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Every Thrice Album Ranked

Thrice is one of those bands you either like or you love to death. There is no in between, and nobody hates them. It’s actually a federal crime, so if you happen to come across a criminal who says “I never liked that band,” just know you’re dealing with a known felon. Want to know something cool? After 25 years they’ve never once had a lineup change. They’ve never been a part of any drama. They went on a brief hiatus in 2012 for what felt like a hockey season including playoffs, then heroically got back together for the kids (we the fans). They’re just four solid, easygoing, California dudes…

…so let’s see if we can ruffle their feathers a bit by ranking their albums from worst to best, shall we? Odds are you will be able to guess the age of the person doing the rankings within 3 months by the time we’re through.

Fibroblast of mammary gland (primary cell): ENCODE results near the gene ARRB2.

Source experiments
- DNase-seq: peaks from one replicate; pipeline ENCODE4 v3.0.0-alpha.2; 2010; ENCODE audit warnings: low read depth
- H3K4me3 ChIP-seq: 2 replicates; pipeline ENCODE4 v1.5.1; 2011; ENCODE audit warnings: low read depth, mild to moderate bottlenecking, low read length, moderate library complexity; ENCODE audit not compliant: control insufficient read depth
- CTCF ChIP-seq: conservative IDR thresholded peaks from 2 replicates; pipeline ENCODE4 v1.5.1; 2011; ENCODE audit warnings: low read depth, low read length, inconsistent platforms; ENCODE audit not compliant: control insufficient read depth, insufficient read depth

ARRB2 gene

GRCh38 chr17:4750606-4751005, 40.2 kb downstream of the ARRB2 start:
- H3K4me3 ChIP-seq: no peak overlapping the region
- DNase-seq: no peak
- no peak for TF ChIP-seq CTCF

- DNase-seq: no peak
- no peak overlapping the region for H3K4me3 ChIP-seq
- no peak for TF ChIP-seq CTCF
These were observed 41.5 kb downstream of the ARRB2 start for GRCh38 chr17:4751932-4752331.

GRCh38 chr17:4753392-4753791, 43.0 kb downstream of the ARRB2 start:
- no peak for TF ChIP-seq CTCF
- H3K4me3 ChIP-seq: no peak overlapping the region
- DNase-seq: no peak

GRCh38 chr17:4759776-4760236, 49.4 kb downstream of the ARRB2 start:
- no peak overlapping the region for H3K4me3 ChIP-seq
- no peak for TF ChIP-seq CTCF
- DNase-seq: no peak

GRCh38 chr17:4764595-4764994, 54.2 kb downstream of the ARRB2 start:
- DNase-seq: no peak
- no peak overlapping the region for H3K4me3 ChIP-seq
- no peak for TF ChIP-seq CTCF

11. Palms (2018)

Like the song says… “Everything Belongs.” Meaning… it’s still Thrice, so there are no bad records, but this one is lowest on the list mostly because a lot of the songs feel forced and uninspired. Plus, 2018 was a really rough time for us and we don’t wanna talk about it. In fact we don’t want to talk about anything from the past 5 years, so don’t ask “how are you doing?” the answer is always “bad.”

Play it again: “Beyond the Pines”
Skip it: “Hold Up A Light”



10. Beggars (2009)

If there’s one thing I know in this life, it’s that this album is actually great… but the highly questionable decision to include the lyrics “YOU ARE LISTENING TO A VAGRANT RECORDS ADVANCED PROMOTIONAL STREAM” on every song definitely hampers its potential. But fuck it, we still sing along to those lyrics every time we see them play one of the songs off this album live.

Play it again: “In Exile”
Skip it: “At the Last”



9. To Be Everywhere Is To Be Nowhere (2016)

Thrice announced the end of their hiatus with this album, so it holds a special place in the hearts of fans. However, due to the political nature of some of the songs, ranking it any higher might put us in trouble with the U.S. government. We would not fare well in a safe house in Russia, if you catch my drift.

Play it again: “Hurricane”
Skip it: “Wake Up”